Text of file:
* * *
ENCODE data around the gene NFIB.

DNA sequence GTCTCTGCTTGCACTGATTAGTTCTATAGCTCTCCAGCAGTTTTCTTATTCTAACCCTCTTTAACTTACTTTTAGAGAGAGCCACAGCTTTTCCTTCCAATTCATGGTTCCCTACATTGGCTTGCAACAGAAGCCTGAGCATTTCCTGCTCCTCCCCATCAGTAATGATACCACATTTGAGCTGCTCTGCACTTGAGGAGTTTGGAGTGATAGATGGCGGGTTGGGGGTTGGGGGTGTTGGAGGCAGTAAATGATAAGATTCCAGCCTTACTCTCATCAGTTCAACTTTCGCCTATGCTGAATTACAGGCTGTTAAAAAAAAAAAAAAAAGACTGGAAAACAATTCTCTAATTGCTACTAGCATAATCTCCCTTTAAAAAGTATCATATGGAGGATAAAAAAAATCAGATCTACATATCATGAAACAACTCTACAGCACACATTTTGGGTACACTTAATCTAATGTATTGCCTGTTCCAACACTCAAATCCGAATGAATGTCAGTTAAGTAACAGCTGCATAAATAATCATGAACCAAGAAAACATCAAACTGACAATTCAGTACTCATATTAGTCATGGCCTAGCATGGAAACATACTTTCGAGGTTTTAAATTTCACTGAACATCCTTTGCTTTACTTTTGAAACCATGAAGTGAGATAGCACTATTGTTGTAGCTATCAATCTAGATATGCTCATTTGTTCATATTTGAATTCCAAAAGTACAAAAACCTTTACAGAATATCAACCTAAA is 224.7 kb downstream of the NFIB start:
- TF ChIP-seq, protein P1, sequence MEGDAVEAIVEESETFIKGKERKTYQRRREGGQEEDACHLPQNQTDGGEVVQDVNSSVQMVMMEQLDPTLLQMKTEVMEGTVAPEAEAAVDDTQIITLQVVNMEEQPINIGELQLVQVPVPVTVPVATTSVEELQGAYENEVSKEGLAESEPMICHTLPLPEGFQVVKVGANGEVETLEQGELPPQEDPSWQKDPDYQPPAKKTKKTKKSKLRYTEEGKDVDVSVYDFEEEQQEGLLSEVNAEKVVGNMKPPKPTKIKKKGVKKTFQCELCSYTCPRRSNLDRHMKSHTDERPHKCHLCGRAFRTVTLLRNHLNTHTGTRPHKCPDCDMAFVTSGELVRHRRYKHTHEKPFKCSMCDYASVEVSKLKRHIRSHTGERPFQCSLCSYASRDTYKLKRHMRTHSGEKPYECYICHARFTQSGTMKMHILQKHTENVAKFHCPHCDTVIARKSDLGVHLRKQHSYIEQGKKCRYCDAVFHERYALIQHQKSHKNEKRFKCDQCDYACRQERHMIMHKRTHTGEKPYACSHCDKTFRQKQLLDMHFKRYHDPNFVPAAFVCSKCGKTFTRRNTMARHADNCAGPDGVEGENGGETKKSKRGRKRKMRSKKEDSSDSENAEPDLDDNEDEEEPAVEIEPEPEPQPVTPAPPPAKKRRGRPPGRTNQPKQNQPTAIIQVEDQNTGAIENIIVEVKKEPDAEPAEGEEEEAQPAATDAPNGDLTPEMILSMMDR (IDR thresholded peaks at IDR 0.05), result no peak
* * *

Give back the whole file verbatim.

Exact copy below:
ENCODE data around the gene NFIB.

DNA sequence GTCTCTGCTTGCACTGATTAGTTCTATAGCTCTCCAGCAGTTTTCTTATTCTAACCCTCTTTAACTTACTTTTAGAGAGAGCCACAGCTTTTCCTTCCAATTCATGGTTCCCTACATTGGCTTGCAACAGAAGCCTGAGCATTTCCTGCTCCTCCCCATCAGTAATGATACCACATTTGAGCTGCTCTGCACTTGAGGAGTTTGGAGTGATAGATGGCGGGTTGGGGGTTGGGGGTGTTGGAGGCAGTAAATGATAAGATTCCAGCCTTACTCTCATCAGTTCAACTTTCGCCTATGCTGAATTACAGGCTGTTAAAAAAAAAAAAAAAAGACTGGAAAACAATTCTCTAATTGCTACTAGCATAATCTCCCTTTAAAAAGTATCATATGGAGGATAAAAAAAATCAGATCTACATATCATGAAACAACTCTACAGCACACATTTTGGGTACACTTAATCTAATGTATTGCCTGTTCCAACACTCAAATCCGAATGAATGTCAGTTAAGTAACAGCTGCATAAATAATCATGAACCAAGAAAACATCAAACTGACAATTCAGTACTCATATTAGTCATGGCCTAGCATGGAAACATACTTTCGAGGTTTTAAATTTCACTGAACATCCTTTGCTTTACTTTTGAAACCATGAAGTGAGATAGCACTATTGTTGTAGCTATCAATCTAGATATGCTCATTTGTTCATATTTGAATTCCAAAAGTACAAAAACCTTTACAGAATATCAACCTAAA is 224.7 kb downstream of the NFIB start:
- TF ChIP-seq, protein P1, sequence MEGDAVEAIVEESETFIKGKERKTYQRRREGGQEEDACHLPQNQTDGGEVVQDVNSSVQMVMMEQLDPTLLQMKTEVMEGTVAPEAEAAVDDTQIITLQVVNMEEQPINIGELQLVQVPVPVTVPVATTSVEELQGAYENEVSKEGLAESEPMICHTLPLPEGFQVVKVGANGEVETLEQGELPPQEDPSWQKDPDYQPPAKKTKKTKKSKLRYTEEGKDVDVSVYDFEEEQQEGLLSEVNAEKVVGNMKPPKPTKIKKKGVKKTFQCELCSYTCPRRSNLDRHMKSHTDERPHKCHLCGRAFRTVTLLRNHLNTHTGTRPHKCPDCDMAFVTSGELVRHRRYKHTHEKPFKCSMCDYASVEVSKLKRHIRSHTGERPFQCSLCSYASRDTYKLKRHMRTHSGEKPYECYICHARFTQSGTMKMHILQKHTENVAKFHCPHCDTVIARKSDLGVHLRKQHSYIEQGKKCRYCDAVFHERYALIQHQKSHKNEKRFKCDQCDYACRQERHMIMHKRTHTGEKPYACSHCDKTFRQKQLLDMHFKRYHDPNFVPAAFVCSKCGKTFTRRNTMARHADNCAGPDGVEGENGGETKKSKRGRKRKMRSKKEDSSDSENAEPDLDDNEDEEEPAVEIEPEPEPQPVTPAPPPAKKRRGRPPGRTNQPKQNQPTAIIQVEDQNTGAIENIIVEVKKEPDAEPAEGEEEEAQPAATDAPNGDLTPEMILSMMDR (IDR thresholded peaks at IDR 0.05), result no peak